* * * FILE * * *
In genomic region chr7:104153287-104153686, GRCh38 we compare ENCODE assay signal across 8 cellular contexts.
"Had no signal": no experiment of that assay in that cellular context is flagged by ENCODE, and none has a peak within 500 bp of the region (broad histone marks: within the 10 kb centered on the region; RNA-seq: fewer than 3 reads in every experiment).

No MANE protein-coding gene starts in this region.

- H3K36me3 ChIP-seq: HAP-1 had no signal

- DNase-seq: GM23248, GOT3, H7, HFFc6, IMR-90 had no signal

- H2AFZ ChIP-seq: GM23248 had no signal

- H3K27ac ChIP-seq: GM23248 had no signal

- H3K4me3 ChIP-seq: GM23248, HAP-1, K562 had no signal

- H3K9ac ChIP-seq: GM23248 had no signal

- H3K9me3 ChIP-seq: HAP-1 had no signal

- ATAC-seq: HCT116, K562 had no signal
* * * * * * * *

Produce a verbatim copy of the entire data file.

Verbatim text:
In genomic region chr7:104153287-104153686, GRCh38 we compare ENCODE assay signal across 8 cellular contexts.
"Had no signal": no experiment of that assay in that cellular context is flagged by ENCODE, and none has a peak within 500 bp of the region (broad histone marks: within the 10 kb centered on the region; RNA-seq: fewer than 3 reads in every experiment).

No MANE protein-coding gene starts in this region.

- H3K36me3 ChIP-seq: HAP-1 had no signal

- DNase-seq: GM23248, GOT3, H7, HFFc6, IMR-90 had no signal

- H2AFZ ChIP-seq: GM23248 had no signal

- H3K27ac ChIP-seq: GM23248 had no signal

- H3K4me3 ChIP-seq: GM23248, HAP-1, K562 had no signal

- H3K9ac ChIP-seq: GM23248 had no signal

- H3K9me3 ChIP-seq: HAP-1 had no signal

- ATAC-seq: HCT116, K562 had no signal